Soils in cottage country tend to be quite poor, as you have discovered. Nutrient levels are low and moisture carrying capacity is low as well, making it quite difficult to grow a reliable fine grass plot. So we have to go with what will survive - in my case on sandy loam over granite the answer is to let the ground produce its own greenery, which turns out to be mainly quack or couch grass, and in some particularly poor areas, crabgrass. Blueweed also offers itself, plus dandelions, cinquefoil, clovers, and herbs such as thyme and oregano mix in quite well. This mix resists the drought of summer and persists despite low fertility, grabbing what it can of the rain when it falls and storing in thick fleshy rhizomes and taproots. The only treatment is to mow and mow at about two inches. Removing the clippings is standard here as well, to make compost for the garden. This might not be what you are wanting to hear, but going with the flow, growing what the soil is actually able to bear and not trying to be fancy with urban grass methods and techniques might lead to better long term results.

  • It's not so much about urban grass methods as it is about getting a nice even lawn without the ugly weeds and bare spots. I am under the impression that having a healthy turf of grasses can out-compete the weeds and persist. In fact, based on research and suggestions, planting clover along with the grass seems to be a great option to keep the nitrogen content higher for a healthier bed. My expectations have certainly been reset, I am not expecting A perfect fairway across the whole property, just trying to clean it up, fill bare spots, and have a thick and consistent turf.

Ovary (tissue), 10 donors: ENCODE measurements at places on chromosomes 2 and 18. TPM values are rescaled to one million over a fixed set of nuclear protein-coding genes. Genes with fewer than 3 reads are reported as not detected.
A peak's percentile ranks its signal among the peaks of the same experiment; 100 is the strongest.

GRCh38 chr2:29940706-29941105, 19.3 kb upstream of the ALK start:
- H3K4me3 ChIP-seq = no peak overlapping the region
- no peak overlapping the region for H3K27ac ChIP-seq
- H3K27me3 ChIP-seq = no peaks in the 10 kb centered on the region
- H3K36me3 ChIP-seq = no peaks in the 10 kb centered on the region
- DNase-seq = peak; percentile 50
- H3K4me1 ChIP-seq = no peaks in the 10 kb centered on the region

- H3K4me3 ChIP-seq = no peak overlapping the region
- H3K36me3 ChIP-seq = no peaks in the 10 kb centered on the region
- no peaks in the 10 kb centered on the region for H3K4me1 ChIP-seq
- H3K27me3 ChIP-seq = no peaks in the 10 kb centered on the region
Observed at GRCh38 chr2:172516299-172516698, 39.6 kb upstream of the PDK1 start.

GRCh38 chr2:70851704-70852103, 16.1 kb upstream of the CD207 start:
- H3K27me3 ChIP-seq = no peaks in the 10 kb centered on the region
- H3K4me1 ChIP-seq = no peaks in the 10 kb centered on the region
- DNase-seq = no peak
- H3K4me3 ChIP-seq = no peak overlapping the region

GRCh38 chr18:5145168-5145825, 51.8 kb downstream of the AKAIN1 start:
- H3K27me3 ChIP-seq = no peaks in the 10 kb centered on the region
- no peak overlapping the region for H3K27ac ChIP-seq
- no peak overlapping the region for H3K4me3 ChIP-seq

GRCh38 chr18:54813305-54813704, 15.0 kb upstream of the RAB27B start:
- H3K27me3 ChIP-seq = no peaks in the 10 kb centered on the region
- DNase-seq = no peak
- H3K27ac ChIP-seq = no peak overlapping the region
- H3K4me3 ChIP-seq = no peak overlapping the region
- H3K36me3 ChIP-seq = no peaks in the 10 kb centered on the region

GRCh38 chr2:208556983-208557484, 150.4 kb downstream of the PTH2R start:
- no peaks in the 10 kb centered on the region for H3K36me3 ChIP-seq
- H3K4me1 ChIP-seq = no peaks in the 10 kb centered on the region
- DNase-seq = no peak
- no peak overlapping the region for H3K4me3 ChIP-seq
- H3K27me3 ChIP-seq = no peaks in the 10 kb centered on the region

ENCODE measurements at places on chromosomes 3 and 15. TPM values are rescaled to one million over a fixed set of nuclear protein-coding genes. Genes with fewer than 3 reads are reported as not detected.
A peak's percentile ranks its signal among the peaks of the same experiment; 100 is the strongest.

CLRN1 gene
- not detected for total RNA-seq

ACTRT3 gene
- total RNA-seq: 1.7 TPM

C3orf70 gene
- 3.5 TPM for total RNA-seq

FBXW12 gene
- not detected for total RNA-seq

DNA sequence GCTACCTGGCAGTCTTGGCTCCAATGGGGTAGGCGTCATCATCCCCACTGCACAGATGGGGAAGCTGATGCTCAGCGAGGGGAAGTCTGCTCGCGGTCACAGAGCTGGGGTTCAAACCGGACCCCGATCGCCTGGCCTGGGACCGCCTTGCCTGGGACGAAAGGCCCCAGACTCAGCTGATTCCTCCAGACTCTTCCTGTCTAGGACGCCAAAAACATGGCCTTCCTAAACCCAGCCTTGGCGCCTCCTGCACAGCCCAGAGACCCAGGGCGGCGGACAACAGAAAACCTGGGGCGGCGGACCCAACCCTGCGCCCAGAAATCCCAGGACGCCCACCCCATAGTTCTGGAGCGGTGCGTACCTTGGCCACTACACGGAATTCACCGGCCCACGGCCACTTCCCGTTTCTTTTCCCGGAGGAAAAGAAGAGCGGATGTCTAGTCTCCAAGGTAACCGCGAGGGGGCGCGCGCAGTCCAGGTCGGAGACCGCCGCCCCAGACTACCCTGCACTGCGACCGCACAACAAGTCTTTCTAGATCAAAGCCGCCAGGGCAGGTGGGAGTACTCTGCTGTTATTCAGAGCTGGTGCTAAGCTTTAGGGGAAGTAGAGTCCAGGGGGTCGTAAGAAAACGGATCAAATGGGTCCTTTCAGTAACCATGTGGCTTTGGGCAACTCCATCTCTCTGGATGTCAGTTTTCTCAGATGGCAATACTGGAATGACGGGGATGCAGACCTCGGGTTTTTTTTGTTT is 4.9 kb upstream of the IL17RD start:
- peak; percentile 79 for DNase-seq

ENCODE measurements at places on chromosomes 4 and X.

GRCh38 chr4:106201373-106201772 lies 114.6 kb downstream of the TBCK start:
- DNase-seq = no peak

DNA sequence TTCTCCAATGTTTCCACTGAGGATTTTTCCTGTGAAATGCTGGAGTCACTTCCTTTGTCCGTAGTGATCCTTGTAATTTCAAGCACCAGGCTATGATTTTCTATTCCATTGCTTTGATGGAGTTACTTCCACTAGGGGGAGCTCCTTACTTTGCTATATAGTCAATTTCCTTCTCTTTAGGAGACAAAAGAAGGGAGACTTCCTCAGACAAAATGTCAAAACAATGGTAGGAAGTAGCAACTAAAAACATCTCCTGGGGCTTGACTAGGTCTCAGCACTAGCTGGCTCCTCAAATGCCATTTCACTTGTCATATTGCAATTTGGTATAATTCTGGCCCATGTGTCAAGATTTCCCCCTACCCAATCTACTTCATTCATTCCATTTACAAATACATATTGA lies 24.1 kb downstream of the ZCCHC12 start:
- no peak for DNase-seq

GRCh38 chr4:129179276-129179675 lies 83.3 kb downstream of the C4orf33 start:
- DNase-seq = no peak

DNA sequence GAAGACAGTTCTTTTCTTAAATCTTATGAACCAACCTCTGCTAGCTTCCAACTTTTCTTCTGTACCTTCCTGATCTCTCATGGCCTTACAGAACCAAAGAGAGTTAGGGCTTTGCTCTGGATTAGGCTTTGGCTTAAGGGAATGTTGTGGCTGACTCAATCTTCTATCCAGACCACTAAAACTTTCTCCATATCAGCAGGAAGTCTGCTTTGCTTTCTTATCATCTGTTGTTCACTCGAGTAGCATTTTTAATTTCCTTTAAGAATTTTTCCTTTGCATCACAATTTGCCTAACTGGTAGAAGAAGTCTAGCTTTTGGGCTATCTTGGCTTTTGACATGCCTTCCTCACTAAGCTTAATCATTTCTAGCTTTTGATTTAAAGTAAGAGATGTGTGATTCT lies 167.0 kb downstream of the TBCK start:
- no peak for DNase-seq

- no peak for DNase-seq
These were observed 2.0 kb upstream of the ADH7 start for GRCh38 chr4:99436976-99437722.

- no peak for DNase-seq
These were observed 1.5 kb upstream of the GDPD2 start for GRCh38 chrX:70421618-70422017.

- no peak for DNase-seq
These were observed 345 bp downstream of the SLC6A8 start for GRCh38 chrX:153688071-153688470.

– leif20
    Commented Jun 5, 2021 at 13:47

It looks lovely the way it is. I'd be very happy with this lawn.

As you are next to the water, it's a bad idea to use sprays. Kills the fish etc. The Safety sheet for the spray will also say not to use near waterways; it may also be illegal to spray so close.

What is the purpose of the lawn? it looks green and full of life. As long as there aren't any very nasty thorns it should be fine.

  • By not doing a heavy broadcast application, I was thinking residual levels would not be so high, and break down quick (according to the label). The government of canada has re-assessed 2,4D and reversed the ban on it, based on research that indicates it is not so harmful when used AS DIRECTED to people, pets, and wildlife. I am not expecting a perfect grass lawn across the whole property, rather remove many of the invasive and big weeds, fill bare spots, and have a thick, consistent turf.